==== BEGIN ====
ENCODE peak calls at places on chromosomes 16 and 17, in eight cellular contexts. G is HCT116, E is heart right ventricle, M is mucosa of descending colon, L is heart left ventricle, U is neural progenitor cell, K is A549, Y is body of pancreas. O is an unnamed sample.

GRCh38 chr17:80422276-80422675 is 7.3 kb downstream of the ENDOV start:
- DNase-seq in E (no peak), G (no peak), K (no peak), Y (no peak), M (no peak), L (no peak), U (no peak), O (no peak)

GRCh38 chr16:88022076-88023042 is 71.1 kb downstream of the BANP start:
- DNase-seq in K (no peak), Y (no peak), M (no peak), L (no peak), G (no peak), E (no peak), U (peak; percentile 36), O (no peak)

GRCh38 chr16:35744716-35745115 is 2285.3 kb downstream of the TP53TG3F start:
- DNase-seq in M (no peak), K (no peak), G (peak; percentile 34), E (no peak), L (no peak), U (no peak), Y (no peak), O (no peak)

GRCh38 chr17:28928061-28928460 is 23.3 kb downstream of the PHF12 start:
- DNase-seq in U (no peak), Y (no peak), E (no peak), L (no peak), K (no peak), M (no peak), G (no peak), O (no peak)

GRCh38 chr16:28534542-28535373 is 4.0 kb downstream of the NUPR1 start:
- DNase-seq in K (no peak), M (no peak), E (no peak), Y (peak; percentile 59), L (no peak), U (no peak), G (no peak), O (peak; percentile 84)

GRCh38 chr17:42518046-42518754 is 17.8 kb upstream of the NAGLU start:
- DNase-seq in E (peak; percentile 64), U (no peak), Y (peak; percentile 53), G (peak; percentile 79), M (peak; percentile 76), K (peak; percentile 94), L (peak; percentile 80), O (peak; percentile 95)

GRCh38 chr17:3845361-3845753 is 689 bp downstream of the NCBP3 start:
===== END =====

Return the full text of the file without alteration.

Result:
ENCODE peak calls at places on chromosomes 16 and 17, in eight cellular contexts. G is HCT116, E is heart right ventricle, M is mucosa of descending colon, L is heart left ventricle, U is neural progenitor cell, K is A549, Y is body of pancreas. O is an unnamed sample.

GRCh38 chr17:80422276-80422675 is 7.3 kb downstream of the ENDOV start:
- DNase-seq in E (no peak), G (no peak), K (no peak), Y (no peak), M (no peak), L (no peak), U (no peak), O (no peak)

GRCh38 chr16:88022076-88023042 is 71.1 kb downstream of the BANP start:
- DNase-seq in K (no peak), Y (no peak), M (no peak), L (no peak), G (no peak), E (no peak), U (peak; percentile 36), O (no peak)

GRCh38 chr16:35744716-35745115 is 2285.3 kb downstream of the TP53TG3F start:
- DNase-seq in M (no peak), K (no peak), G (peak; percentile 34), E (no peak), L (no peak), U (no peak), Y (no peak), O (no peak)

GRCh38 chr17:28928061-28928460 is 23.3 kb downstream of the PHF12 start:
- DNase-seq in U (no peak), Y (no peak), E (no peak), L (no peak), K (no peak), M (no peak), G (no peak), O (no peak)

GRCh38 chr16:28534542-28535373 is 4.0 kb downstream of the NUPR1 start:
- DNase-seq in K (no peak), M (no peak), E (no peak), Y (peak; percentile 59), L (no peak), U (no peak), G (no peak), O (peak; percentile 84)

GRCh38 chr17:42518046-42518754 is 17.8 kb upstream of the NAGLU start:
- DNase-seq in E (peak; percentile 64), U (no peak), Y (peak; percentile 53), G (peak; percentile 79), M (peak; percentile 76), K (peak; percentile 94), L (peak; percentile 80), O (peak; percentile 95)

GRCh38 chr17:3845361-3845753 is 689 bp downstream of the NCBP3 start: